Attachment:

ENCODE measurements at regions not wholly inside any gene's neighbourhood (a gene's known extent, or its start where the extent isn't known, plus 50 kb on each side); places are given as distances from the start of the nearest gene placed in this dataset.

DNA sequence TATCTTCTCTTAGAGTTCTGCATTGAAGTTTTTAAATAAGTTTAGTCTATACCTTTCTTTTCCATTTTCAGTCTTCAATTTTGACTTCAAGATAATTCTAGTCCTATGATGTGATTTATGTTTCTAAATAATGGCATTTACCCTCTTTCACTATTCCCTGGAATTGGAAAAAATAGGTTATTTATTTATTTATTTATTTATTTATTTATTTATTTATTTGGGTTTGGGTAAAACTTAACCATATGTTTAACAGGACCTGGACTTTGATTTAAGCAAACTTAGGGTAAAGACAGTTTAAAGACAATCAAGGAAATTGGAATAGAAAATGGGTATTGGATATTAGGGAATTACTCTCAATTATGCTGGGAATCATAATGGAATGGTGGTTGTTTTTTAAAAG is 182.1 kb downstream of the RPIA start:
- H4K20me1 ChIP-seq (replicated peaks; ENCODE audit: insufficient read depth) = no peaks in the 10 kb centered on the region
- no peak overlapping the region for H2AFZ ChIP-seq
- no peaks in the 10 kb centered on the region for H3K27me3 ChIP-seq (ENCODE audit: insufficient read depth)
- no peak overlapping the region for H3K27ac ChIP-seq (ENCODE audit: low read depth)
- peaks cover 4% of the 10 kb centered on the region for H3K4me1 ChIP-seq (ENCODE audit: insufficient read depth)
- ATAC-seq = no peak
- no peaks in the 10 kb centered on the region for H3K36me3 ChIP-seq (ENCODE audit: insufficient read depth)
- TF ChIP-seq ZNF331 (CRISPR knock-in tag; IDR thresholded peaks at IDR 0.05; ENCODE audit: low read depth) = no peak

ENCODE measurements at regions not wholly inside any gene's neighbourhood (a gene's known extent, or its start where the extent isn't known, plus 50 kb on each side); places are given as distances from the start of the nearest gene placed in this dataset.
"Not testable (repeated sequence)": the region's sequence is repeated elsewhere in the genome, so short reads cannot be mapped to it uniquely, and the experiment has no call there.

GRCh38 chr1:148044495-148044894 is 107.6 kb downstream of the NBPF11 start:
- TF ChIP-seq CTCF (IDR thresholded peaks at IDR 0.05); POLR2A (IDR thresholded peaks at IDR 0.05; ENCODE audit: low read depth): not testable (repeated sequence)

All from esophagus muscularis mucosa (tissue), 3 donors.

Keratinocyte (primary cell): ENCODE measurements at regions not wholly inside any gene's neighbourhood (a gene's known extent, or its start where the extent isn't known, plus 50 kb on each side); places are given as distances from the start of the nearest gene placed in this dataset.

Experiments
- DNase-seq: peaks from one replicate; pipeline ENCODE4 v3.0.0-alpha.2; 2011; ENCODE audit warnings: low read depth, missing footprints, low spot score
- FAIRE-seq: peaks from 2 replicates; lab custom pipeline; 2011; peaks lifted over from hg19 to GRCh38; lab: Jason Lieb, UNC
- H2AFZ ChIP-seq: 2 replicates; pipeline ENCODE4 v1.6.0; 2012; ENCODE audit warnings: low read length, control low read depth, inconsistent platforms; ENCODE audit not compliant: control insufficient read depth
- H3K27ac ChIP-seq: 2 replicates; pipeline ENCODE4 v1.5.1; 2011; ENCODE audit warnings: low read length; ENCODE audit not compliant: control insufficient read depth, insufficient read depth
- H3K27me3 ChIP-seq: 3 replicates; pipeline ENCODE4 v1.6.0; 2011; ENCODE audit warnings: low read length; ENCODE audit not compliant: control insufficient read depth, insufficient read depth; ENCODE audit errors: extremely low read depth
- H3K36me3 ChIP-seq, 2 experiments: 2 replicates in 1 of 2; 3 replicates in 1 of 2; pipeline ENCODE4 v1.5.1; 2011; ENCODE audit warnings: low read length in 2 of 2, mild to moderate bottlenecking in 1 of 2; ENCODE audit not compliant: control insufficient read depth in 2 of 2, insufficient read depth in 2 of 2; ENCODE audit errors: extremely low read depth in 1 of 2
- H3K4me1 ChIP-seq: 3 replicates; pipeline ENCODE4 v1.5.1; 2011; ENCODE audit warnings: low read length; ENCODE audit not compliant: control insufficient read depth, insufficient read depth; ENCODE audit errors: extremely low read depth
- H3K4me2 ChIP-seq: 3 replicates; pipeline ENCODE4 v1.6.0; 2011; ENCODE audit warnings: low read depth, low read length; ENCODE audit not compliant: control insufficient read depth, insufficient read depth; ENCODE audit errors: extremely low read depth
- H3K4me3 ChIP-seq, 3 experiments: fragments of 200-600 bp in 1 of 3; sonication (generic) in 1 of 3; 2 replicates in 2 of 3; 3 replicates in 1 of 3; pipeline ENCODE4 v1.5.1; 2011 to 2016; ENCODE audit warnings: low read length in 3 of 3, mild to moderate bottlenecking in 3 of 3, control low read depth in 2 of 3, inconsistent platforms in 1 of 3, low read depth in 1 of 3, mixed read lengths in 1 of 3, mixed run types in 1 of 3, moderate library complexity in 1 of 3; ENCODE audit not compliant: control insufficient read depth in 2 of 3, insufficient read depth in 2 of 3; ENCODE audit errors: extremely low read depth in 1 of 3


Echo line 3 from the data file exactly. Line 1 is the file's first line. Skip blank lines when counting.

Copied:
- H4K20me1 ChIP-seq (replicated peaks; ENCODE audit: insufficient read depth) = no peaks in the 10 kb centered on the region